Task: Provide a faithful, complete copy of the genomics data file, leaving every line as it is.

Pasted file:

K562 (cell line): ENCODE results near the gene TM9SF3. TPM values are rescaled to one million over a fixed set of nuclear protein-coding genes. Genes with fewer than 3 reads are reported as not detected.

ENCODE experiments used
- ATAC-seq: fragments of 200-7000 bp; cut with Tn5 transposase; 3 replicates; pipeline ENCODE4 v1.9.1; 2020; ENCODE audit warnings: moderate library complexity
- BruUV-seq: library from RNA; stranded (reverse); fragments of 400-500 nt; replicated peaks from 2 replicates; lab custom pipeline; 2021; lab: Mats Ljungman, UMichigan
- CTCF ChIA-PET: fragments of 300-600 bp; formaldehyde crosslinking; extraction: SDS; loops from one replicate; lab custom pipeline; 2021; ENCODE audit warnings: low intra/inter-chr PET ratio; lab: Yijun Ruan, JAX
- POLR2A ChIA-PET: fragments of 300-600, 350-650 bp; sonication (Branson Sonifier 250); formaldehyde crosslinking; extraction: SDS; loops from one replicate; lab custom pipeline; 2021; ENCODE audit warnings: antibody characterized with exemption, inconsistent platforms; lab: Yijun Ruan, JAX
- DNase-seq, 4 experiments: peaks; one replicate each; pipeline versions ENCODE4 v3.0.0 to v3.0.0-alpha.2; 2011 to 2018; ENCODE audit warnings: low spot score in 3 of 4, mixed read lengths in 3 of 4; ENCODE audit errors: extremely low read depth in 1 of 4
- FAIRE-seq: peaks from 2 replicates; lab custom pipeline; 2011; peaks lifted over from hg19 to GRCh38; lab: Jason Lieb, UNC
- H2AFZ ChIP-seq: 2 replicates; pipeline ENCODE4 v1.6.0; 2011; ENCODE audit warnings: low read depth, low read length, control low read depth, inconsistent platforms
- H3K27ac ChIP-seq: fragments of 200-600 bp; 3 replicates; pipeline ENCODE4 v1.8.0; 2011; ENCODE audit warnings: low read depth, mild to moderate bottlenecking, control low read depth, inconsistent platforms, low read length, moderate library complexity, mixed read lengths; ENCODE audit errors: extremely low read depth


K562 (cell line): ENCODE results near the gene TM9SF3. TPM values are rescaled to one million over a fixed set of nuclear protein-coding genes. Genes with fewer than 3 reads are reported as not detected.

ENCODE experiments used
- ATAC-seq: fragments of 200-7000 bp; cut with Tn5 transposase; 3 replicates; pipeline ENCODE4 v1.9.1; 2020; ENCODE audit warnings: moderate library complexity
- BruUV-seq: library from RNA; stranded (reverse); fragments of 400-500 nt; replicated peaks from 2 replicates; lab custom pipeline; 2021; lab: Mats Ljungman, UMichigan
- CTCF ChIA-PET: fragments of 300-600 bp; formaldehyde crosslinking; extraction: SDS; loops from one replicate; lab custom pipeline; 2021; ENCODE audit warnings: low intra/inter-chr PET ratio; lab: Yijun Ruan, JAX
- POLR2A ChIA-PET: fragments of 300-600, 350-650 bp; sonication (Branson Sonifier 250); formaldehyde crosslinking; extraction: SDS; loops from one replicate; lab custom pipeline; 2021; ENCODE audit warnings: antibody characterized with exemption, inconsistent platforms; lab: Yijun Ruan, JAX
- DNase-seq, 4 experiments: peaks; one replicate each; pipeline versions ENCODE4 v3.0.0 to v3.0.0-alpha.2; 2011 to 2018; ENCODE audit warnings: low spot score in 3 of 4, mixed read lengths in 3 of 4; ENCODE audit errors: extremely low read depth in 1 of 4
- FAIRE-seq: peaks from 2 replicates; lab custom pipeline; 2011; peaks lifted over from hg19 to GRCh38; lab: Jason Lieb, UNC
- H2AFZ ChIP-seq: 2 replicates; pipeline ENCODE4 v1.6.0; 2011; ENCODE audit warnings: low read depth, low read length, control low read depth, inconsistent platforms
- H3K27ac ChIP-seq: fragments of 200-600 bp; 3 replicates; pipeline ENCODE4 v1.8.0; 2011; ENCODE audit warnings: low read depth, mild to moderate bottlenecking, control low read depth, inconsistent platforms, low read length, moderate library complexity, mixed read lengths; ENCODE audit errors: extremely low read depth